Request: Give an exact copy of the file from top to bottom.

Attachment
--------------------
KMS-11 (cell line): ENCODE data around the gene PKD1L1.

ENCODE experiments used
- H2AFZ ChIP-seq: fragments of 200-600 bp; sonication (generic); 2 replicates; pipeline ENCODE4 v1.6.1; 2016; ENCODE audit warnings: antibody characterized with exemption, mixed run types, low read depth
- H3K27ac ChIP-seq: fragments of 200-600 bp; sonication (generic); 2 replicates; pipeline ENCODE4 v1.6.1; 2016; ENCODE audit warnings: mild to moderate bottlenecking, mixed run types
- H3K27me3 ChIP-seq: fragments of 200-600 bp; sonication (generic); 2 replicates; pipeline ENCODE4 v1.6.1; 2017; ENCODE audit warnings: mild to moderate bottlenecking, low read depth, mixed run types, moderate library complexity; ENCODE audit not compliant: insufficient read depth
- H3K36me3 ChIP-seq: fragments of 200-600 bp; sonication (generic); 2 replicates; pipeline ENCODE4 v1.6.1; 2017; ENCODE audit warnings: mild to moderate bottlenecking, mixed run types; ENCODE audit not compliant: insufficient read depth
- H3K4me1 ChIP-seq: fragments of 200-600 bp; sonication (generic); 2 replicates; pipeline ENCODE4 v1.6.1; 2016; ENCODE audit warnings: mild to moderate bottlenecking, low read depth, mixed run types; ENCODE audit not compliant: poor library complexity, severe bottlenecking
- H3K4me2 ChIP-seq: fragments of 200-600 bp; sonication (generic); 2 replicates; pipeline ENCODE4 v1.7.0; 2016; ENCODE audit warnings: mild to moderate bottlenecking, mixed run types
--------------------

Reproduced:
KMS-11 (cell line): ENCODE data around the gene PKD1L1.

ENCODE experiments used
- H2AFZ ChIP-seq: fragments of 200-600 bp; sonication (generic); 2 replicates; pipeline ENCODE4 v1.6.1; 2016; ENCODE audit warnings: antibody characterized with exemption, mixed run types, low read depth
- H3K27ac ChIP-seq: fragments of 200-600 bp; sonication (generic); 2 replicates; pipeline ENCODE4 v1.6.1; 2016; ENCODE audit warnings: mild to moderate bottlenecking, mixed run types
- H3K27me3 ChIP-seq: fragments of 200-600 bp; sonication (generic); 2 replicates; pipeline ENCODE4 v1.6.1; 2017; ENCODE audit warnings: mild to moderate bottlenecking, low read depth, mixed run types, moderate library complexity; ENCODE audit not compliant: insufficient read depth
- H3K36me3 ChIP-seq: fragments of 200-600 bp; sonication (generic); 2 replicates; pipeline ENCODE4 v1.6.1; 2017; ENCODE audit warnings: mild to moderate bottlenecking, mixed run types; ENCODE audit not compliant: insufficient read depth
- H3K4me1 ChIP-seq: fragments of 200-600 bp; sonication (generic); 2 replicates; pipeline ENCODE4 v1.6.1; 2016; ENCODE audit warnings: mild to moderate bottlenecking, low read depth, mixed run types; ENCODE audit not compliant: poor library complexity, severe bottlenecking
- H3K4me2 ChIP-seq: fragments of 200-600 bp; sonication (generic); 2 replicates; pipeline ENCODE4 v1.7.0; 2016; ENCODE audit warnings: mild to moderate bottlenecking, mixed run types